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Monsieur Bergson, what a big forehead you have!
I don’t like using the “B” word (biography). I prefer to say I am writing “a book about the life of Henri Bergson.” The reason is embarrassing: I find the very concept of biography intimidating. How do you capture a person’s whole existence in a few hundred pages? At least, if I am writing “about Bergson’s life,” I can circle in and out, explore tangents, and crucially, I don’t have to cover everything. That being said, some aspects of Bergson’s identity are unavoidable.
When I started the research for my book, I needed to get a sense of who Bergson was beyond his ideas. What was it like to be around him? What kind of impression did he make on those he met? I compiled every description of him I could find and, soon enough, interesting patterns started to emerge. Many of those who frequented the philosopher noted the musical cadence of his speech, others were disarmed by his almost pathological levels of humility or by the expressiveness of his light blue eyes. But all — and I mean every single person who committed a description of Bergson to paper — were struck by one of the philosopher’s features: his forehead.
Allow me to demonstrate:
Bergson’s forehead is repeatedly described as “enormous,” “powerful,” “huge.”
One of his former students writes:
"The forehead was the most striking thing about [Bergson], a broad, bulging forehead, which one might qualify as enormous when compared to his slender lower face".
Here is another how another person came to terms with the philosopher’s massive brow:
What was most striking about him was his very broad forehead, which extended the curve of his skull, and his blue eyes, sunken under thick eyebrows, extraordinarily expressive.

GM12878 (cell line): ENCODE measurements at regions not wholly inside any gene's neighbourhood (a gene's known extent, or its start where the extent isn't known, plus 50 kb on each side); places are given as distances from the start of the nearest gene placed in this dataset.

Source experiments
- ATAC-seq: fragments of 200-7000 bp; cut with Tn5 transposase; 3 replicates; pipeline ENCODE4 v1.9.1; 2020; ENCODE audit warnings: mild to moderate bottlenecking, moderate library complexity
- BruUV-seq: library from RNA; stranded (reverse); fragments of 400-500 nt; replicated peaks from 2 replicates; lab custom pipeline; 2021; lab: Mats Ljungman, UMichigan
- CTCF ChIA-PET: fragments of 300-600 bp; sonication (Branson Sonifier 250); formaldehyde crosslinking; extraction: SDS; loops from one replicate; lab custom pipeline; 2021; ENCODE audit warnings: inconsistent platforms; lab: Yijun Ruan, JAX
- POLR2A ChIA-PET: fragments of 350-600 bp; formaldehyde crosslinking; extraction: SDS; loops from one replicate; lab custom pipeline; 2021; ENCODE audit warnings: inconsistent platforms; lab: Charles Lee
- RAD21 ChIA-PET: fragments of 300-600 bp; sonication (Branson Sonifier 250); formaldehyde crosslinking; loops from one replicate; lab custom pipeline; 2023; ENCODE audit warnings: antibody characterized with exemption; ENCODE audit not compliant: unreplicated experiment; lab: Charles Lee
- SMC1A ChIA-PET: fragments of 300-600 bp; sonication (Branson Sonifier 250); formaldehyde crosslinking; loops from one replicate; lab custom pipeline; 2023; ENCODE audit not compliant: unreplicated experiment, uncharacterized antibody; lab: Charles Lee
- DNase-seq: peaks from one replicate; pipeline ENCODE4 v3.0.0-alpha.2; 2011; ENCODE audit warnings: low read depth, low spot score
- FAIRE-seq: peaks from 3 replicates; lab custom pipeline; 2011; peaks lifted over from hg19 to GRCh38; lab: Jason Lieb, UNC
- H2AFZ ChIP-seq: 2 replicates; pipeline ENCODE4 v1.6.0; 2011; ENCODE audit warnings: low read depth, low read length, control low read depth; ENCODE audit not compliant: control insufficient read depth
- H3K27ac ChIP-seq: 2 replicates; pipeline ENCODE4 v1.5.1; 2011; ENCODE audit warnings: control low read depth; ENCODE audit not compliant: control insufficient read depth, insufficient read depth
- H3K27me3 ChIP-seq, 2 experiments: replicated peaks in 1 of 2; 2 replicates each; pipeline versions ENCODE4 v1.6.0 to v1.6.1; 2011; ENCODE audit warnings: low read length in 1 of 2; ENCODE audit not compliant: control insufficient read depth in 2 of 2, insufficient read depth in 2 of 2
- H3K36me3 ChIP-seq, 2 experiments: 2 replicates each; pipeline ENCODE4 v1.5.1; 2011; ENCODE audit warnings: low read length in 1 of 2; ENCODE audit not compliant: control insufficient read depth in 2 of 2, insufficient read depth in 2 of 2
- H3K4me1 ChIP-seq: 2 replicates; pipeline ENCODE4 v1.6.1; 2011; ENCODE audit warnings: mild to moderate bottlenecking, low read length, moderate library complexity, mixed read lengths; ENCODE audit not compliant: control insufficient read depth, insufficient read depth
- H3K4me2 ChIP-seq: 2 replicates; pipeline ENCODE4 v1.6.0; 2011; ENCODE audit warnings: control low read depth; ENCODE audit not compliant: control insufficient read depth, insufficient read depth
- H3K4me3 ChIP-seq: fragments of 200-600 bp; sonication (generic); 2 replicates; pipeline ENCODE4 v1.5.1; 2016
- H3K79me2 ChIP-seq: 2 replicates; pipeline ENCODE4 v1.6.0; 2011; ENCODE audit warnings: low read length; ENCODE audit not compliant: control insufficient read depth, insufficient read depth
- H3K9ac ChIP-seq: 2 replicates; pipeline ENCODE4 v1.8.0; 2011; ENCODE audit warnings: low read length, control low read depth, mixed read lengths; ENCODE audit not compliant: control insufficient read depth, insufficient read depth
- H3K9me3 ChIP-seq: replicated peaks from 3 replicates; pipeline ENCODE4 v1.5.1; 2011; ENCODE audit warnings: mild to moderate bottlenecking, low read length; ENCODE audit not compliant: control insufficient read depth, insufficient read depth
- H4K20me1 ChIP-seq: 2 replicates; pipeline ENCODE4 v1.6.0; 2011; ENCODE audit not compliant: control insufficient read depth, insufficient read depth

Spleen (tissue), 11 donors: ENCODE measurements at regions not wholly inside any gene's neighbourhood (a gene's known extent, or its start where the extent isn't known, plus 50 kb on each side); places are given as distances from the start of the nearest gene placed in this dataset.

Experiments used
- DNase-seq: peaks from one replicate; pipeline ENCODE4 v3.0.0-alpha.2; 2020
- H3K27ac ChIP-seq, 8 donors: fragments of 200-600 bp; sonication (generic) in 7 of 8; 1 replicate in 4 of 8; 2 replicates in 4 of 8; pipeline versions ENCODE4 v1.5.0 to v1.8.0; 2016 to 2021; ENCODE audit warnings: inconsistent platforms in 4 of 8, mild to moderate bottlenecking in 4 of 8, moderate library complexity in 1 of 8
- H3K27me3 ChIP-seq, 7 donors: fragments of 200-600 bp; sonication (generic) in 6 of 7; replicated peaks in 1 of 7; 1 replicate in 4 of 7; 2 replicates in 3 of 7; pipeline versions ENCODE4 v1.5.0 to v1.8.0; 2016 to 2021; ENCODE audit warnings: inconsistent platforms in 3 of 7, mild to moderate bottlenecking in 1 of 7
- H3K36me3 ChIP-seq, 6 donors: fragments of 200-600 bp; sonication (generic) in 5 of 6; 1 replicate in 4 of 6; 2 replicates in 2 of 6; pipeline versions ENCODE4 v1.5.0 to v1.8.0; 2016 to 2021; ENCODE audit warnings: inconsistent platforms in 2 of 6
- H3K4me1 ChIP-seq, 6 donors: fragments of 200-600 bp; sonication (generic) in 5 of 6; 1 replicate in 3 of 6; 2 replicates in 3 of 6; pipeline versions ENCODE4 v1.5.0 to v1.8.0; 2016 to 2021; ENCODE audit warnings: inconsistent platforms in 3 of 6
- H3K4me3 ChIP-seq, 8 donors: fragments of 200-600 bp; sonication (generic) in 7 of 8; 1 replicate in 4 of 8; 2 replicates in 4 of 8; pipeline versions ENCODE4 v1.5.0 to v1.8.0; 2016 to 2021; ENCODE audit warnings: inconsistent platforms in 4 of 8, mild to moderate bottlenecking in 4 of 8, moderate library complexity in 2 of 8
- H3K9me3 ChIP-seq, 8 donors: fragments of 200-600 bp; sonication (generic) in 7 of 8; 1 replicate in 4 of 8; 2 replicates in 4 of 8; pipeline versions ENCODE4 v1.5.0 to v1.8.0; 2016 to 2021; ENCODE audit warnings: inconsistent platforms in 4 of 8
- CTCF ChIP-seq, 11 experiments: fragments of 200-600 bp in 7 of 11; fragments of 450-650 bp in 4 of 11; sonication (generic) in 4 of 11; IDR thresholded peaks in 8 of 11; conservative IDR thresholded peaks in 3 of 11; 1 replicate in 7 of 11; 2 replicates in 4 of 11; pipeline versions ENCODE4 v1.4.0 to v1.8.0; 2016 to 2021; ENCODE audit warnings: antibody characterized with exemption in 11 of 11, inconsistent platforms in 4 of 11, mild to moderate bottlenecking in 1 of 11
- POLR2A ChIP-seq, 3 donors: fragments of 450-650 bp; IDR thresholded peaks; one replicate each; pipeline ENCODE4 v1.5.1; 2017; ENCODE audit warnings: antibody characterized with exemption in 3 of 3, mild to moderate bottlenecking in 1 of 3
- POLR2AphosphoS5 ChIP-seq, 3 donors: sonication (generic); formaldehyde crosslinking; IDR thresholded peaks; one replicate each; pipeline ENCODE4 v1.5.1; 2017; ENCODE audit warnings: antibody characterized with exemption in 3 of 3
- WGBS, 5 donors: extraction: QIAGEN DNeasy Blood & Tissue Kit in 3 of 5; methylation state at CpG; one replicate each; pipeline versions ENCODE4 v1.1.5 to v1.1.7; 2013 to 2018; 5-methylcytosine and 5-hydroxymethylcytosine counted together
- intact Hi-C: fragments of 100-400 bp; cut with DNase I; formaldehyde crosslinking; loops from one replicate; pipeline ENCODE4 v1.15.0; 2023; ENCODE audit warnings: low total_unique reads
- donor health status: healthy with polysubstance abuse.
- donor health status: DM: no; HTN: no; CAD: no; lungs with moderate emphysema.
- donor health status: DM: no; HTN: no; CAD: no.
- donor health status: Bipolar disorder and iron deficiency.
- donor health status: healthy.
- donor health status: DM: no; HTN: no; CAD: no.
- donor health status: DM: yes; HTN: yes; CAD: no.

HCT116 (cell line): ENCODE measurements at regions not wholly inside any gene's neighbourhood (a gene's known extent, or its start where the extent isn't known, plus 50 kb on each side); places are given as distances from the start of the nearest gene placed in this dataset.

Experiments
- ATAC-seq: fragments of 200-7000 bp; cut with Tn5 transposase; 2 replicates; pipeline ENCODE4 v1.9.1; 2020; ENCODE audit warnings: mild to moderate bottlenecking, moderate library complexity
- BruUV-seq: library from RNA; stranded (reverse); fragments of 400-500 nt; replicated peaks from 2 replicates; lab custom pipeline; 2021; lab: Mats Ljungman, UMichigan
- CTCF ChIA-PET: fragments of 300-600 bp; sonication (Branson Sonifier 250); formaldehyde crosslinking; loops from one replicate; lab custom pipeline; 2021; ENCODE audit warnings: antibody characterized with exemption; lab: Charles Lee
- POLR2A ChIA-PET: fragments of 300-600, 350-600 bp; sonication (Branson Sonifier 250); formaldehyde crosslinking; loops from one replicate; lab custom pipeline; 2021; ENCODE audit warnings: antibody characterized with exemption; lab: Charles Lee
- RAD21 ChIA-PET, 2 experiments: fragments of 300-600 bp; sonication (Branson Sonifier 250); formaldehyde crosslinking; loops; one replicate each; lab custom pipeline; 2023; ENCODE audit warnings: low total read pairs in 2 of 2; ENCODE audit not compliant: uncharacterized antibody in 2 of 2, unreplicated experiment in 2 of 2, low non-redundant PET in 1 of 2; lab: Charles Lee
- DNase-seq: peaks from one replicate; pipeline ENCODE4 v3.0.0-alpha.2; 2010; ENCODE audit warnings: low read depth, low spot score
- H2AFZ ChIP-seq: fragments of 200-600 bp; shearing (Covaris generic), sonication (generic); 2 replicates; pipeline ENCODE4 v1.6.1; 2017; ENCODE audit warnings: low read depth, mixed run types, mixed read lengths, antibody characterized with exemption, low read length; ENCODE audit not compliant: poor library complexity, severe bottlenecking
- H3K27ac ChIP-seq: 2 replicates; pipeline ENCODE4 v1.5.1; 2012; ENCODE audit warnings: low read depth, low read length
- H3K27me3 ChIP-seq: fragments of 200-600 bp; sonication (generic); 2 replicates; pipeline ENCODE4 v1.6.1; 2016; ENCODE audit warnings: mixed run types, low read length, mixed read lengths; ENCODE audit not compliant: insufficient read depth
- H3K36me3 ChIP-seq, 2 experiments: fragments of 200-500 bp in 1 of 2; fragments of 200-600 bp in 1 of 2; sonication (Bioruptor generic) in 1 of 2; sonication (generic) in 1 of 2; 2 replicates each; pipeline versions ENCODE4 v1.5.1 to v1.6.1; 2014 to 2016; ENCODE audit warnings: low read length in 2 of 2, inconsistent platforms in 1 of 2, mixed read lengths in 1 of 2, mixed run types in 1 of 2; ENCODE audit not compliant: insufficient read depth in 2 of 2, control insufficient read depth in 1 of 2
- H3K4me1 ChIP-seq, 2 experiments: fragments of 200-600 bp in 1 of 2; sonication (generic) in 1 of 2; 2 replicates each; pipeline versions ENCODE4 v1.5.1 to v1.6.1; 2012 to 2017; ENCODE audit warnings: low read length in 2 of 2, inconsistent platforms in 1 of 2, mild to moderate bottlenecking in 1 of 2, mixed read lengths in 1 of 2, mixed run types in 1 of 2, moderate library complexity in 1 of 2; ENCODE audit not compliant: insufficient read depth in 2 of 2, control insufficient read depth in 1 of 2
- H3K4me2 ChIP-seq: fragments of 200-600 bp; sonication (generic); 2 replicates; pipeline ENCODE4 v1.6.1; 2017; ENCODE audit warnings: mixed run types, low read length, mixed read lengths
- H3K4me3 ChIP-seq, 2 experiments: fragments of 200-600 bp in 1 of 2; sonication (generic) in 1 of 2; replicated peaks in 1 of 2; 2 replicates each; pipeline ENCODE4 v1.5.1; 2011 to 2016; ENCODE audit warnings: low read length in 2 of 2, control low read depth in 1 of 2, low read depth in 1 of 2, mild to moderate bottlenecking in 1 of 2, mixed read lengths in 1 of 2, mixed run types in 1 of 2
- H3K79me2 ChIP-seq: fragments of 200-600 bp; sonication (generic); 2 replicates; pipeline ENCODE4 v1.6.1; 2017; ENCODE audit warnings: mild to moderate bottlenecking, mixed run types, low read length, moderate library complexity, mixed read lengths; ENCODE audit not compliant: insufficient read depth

And my favourite:
The line of his eyebrows spread over the huge forehead like two metaphysical wings.
Since philosophers’ main activity is to think, and that in the West we tend to associate thinking, as well as consciousness in general, with the brain, it is perhaps not surprising that a philosopher’s skull would draw attention. After all, famous philosophers have been known to flex their foreheads:
However, the focus on Bergson’s forehead, and the brain hidden within, is somewhat ironic. In his second book, Matter and Memory, Bergson demoted the brain from organ of knowledge to a practical tool which evolved to allow us to navigate and act upon the material world. According to him, the brain was not the seat of consciousness nor was its function to create or store perceptions, memories and representations. Instead, it enabled organisms to link present stimuli with past perceptions and possible future outcomes. The brain could, in this regard, be compared to a “central telephone exchange”:
[I]ts office is to allow communication or to delay it. It adds nothing to what it receives.
The size of Bergson’s forehead, no matter how impressive, therefore had little to do with the subtlety of his thinking. But it appears to have had a lot to do with the strong impression the philosopher made on his hundreds of admirers. They could not help but read on the lines of face, in his luminous eyes, and on his gargantuan rounded skull, signs of their master’s genius.
There is a second reason I don’t like using the B-word: writing a biography of Bergson is a highly un-Bergsonian exercise. In the same way Bergson believed that examining someone’s brain would tell us nothing about their lived experience, he believed that studying someone’s life would do very little to inform us about their ideas.
But more about that in my book which I simply have to finish writing (no big deal, please stand by).
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